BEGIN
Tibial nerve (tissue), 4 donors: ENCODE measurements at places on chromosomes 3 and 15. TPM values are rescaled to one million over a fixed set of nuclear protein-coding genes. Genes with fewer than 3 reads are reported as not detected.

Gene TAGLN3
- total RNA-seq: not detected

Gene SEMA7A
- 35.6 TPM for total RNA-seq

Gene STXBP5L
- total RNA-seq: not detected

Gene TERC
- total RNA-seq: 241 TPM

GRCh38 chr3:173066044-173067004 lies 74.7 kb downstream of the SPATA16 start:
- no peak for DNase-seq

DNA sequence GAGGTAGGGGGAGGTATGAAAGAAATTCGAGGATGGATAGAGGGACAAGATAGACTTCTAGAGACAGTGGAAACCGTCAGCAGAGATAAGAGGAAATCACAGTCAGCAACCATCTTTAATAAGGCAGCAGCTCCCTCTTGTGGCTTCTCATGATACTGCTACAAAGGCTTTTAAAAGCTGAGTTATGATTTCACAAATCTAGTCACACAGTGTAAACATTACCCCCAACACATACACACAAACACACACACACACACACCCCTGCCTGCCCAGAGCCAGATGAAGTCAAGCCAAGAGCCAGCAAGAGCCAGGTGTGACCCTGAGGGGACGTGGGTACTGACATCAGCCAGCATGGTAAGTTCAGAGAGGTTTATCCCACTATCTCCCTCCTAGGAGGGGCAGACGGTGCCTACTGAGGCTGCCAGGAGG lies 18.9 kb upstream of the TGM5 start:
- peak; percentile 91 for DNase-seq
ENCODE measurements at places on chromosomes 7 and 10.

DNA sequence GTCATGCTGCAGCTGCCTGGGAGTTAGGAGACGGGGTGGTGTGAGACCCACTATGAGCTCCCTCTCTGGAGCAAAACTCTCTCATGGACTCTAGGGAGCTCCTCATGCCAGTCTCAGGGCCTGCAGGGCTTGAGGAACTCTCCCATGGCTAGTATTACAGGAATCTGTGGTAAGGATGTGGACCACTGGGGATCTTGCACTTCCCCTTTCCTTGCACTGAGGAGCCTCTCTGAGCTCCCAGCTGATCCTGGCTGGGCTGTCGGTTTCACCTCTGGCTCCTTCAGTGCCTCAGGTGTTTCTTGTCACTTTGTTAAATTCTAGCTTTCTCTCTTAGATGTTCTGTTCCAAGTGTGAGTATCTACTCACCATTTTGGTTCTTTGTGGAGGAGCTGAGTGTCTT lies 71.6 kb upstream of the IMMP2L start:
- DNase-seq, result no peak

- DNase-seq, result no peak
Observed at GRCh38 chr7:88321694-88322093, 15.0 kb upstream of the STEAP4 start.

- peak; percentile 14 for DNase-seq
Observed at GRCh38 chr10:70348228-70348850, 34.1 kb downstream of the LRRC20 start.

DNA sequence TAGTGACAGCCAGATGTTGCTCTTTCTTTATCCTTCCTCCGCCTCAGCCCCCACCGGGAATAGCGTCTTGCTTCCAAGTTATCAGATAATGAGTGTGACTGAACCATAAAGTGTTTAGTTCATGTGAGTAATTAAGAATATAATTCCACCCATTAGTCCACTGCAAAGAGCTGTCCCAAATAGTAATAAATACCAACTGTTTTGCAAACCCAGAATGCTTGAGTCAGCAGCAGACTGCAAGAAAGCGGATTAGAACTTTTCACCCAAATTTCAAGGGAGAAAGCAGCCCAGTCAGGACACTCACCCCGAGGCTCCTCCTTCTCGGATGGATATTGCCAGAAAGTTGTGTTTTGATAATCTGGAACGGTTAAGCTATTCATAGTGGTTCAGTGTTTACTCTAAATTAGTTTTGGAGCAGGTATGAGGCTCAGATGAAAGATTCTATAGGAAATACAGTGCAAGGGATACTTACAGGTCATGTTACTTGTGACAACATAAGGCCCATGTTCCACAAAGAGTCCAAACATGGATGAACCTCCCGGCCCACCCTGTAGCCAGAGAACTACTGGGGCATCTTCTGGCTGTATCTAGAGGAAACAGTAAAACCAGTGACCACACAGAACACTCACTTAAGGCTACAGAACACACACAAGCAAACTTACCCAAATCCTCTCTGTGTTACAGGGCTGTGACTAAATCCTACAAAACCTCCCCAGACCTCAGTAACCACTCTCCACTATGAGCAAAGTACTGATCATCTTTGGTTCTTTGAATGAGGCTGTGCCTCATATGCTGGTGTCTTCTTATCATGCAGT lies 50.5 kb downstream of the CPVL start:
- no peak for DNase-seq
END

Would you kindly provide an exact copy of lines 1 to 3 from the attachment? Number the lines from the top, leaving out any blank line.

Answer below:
Tibial nerve (tissue), 4 donors: ENCODE measurements at places on chromosomes 3 and 15. TPM values are rescaled to one million over a fixed set of nuclear protein-coding genes. Genes with fewer than 3 reads are reported as not detected.

Gene TAGLN3
- total RNA-seq: not detected